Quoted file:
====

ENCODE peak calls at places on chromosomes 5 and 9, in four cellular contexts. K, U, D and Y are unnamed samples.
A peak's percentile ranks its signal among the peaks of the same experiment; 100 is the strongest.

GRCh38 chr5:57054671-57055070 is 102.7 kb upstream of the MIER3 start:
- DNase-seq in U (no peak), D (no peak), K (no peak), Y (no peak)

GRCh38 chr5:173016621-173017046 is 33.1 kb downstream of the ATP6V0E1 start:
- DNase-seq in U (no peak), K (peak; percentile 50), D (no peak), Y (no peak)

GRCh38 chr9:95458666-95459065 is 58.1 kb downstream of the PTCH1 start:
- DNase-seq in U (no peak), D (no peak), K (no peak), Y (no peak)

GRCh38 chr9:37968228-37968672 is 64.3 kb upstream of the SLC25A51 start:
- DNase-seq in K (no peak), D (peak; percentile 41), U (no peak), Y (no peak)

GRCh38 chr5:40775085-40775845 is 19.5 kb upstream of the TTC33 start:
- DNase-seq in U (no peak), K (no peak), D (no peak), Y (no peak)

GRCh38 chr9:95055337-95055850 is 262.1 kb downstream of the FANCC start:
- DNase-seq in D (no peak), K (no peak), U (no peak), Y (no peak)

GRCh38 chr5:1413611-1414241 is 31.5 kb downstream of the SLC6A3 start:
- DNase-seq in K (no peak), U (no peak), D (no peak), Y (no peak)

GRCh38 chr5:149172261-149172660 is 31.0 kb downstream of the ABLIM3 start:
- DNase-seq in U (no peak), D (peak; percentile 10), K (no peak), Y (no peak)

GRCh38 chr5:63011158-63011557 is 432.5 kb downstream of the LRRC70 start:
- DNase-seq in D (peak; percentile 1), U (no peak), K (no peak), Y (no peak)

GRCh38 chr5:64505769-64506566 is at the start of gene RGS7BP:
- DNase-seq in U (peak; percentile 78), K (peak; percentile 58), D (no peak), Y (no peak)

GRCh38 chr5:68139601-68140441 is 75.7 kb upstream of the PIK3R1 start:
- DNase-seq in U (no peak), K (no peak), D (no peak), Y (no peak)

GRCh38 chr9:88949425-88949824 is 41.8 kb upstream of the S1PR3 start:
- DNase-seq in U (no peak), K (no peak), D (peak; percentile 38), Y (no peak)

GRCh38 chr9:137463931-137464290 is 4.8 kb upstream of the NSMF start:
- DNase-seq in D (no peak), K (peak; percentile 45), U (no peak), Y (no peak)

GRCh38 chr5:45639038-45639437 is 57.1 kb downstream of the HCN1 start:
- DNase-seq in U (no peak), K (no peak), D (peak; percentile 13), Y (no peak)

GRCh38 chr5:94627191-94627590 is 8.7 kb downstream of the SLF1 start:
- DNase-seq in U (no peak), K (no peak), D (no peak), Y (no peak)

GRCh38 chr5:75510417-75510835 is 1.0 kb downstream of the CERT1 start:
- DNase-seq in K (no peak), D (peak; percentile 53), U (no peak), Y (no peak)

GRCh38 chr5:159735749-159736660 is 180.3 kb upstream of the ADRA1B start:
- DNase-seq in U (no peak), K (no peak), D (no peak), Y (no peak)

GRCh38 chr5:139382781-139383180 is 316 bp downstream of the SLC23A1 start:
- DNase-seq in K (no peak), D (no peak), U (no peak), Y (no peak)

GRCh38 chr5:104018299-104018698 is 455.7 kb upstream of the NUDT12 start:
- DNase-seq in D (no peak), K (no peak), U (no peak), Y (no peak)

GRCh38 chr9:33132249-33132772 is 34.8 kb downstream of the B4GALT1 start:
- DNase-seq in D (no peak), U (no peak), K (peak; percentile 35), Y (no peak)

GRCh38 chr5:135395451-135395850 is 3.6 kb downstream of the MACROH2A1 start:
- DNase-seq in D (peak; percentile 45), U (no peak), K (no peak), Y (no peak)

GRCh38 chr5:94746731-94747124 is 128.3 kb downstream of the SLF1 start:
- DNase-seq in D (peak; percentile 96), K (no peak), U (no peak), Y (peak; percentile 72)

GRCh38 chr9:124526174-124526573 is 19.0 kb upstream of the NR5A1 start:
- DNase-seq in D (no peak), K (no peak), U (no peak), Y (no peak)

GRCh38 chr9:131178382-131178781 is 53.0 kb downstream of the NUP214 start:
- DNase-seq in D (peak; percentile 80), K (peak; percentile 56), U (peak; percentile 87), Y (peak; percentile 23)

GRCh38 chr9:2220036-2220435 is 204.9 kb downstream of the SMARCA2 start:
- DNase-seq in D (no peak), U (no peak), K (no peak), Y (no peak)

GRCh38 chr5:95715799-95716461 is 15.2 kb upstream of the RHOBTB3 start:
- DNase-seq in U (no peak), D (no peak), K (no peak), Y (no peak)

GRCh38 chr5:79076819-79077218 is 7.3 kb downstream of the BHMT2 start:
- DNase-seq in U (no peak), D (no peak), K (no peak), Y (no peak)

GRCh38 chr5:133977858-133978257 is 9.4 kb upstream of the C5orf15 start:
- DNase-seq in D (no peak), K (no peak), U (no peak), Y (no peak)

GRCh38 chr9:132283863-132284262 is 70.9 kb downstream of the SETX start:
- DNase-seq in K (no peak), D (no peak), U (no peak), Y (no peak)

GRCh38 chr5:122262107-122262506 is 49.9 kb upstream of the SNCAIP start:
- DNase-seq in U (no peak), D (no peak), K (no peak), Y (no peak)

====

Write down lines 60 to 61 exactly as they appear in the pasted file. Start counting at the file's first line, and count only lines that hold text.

- DNase-seq in K (no peak), D (no peak), U (no peak), Y (no peak)

GRCh38 chr5:122262107-122262506 is 49.9 kb upstream of the SNCAIP start: